The Value of a Competitive Analysis: Hard Work, Riveting Results

Businesses don’t operate in a vacuum, and great insights can be gained from spending the time to analyze how your client compares to its key competitors. But don’t fool yourself: any competitive analysis you perform will be hard work. You’ll need to get scrappy in gathering, examining and reporting meaningful data that gives your client a valuable frame of reference at how they’re currently doing, and how they might close any gaps you identify.

The Value of a Competitive Analysis: Hard Work, Riveting Results image Competitive Analysis 257x300

There are numerous areas of your client’s marketing strategy that you can analyze, including search engine marketing (SEM), search engine optimization (SEO), social media presence and Conversion Rate Optimization (CRO). You can also compare the architecture and features of a client’s website to those of their competitors, or examine how effectively they and their competitors are addressing their target audience.

Content Audit

Let’s say you’re creating a content strategy for a client. You’ll begin by performing what’s called a Content Audit, which paints the competitive landscape by showing your client how they stack up in terms of content, reveals how their existing content fits into their customer life cycle and explains what conclusions can be drawn from your auditing process.

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In the Content Audit, you’ll spend a significant amount of time exploring your client’s website. There are many ways to do this audit, but consider using mapping software to map out the structure of the site, or an Excel spreadsheet to list the different kinds of content and where they’re located. Create separate columns for different types of content:

  • Product pages
  • Case studies
  • Blog posts
  • Solutions articles
  • User guides
  • Testimonials
  • Forums
  • Videos
  • White papers

As you audit the content, make plenty of notes about the quality. Do the videos or user guides seem to be helpful? Do the case studies focus on a problem and a solution, or are they little more than shallow sales material? The more honest your assessment, the more prepared you’ll be for the next step.

Comparing Hands

Once you’re comfortable with the structure and content of your client’s website, it’s time to see how they stack up against some of their competitors. Which ones? That’s a great question.

Your client can probably list numerous real-world competitors, but these aren’t necessarily their online competitors. Use tools like semrush to determine how successful these perceived competitors are in terms of keyword rankings and other metrics.

Once you’ve selected a couple of key competitors, it’s time to put on a pot of coffee (sorry, no shortcuts to be found here) and start taking an inventory of the competitors’ content using a spreadsheet to track the number of each kind.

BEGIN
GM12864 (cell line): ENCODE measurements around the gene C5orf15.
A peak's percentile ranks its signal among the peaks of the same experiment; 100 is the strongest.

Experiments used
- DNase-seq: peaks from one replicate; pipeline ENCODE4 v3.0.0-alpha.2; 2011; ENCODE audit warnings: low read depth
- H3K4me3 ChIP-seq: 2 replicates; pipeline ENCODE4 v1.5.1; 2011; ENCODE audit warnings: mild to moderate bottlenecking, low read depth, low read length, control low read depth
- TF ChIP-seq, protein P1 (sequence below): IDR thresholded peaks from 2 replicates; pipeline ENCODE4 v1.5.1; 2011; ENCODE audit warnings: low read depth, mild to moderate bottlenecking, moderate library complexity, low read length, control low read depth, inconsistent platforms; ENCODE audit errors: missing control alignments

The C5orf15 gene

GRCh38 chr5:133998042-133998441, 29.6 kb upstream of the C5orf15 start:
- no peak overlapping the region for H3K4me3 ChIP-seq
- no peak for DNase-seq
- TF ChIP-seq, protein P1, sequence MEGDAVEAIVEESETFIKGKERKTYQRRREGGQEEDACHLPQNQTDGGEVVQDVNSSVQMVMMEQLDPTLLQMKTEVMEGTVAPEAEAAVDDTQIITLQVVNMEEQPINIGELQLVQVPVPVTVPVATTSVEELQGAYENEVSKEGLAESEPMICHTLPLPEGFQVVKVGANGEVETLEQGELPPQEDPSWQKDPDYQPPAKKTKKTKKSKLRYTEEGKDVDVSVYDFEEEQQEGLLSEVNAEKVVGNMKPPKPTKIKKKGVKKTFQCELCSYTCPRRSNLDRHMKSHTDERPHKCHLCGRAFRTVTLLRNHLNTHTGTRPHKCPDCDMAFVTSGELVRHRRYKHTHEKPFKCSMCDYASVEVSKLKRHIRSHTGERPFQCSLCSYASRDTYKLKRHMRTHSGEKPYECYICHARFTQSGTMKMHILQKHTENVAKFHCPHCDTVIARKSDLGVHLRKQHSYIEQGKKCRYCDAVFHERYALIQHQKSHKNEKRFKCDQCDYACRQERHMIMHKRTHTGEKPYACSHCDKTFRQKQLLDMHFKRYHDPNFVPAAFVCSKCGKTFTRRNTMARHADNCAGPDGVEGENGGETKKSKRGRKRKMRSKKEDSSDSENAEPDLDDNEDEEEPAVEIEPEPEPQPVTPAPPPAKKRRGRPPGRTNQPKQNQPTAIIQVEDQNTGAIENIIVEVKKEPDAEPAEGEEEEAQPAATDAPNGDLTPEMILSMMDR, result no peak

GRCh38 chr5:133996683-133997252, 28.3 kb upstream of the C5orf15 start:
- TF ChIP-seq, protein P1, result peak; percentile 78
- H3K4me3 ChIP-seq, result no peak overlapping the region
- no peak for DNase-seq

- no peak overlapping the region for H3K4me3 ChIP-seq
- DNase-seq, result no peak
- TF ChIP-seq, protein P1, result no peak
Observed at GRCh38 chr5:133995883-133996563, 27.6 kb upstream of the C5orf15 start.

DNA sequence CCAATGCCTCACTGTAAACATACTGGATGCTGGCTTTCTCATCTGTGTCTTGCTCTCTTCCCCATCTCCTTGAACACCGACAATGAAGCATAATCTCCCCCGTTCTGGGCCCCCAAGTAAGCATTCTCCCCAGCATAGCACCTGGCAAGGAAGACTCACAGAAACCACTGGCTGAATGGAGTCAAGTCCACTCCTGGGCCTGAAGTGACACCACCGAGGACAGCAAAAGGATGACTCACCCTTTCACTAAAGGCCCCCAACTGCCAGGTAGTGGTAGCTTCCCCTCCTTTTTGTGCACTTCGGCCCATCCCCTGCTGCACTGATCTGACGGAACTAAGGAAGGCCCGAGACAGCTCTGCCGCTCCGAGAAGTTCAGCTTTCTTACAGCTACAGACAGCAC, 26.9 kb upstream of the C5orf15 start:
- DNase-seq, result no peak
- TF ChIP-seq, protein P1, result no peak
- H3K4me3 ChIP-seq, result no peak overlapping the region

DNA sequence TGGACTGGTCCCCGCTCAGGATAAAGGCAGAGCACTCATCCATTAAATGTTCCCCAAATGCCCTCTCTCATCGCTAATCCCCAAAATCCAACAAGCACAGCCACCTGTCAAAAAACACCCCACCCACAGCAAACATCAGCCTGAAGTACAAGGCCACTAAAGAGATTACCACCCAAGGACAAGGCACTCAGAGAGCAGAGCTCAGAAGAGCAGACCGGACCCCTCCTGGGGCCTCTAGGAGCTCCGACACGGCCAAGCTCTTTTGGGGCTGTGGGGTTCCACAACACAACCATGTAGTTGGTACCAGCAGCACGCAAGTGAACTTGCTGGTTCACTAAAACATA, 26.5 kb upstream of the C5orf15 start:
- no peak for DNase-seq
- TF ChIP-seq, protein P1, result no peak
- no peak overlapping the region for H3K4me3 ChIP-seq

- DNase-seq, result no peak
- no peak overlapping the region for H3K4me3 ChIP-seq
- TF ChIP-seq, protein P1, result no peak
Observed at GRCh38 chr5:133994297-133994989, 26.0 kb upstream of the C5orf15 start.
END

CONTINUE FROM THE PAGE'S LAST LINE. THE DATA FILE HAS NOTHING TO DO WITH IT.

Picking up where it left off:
After you’ve inventoried their blog, whitepapers, case studies and other content, create charts that show your client how they stack up at a glance. While your client is likely familiar with a competitor’s products and sales strategies, the client is often unaware of content gaps that can be discovered through an in-depth analysis.

You can also bring other valuable observations to the table that are almost like showing them their opponent’s hand of cards. For instance, taking a deep dive on a competitor’s blog might identify strategic or promotional tactics; you might be able to discern that the competitor is using an agency to supplement (or completely fill) their blog, or that the competitor is using a specific social network to promote their blog posts (which shows where the competitor believes their audience to be).

Wash, Rinse, Repeat

If you’ve invested the hours to perform a competitive blog analysis, you’ve also likely come away with a good idea of what types of topics the competitor is putting on their blog, what competitive advantages the competitor believes they have and how the competitor’s marketing message has been refined over time.

Look at the topics that you find on the competitors’ sites as you think about content gaps that your client needs to fill. In many cases, some of these gaps can be closed by repurposing content that your client has already created.

In any case, you’ll have plenty of valuable insights to bring to the table the next time you talk to your client. If you’ve done your competitive analysis well, in fact, the client will likely be hungry for more insights and recommendations on how these insights can be applied.

What have you learned from your experiences in content analysis? We’d love to hear your thoughts.

For help measuring your progress on tactics and holding your own team accountable, download our free Internet Marketing Scorecard.

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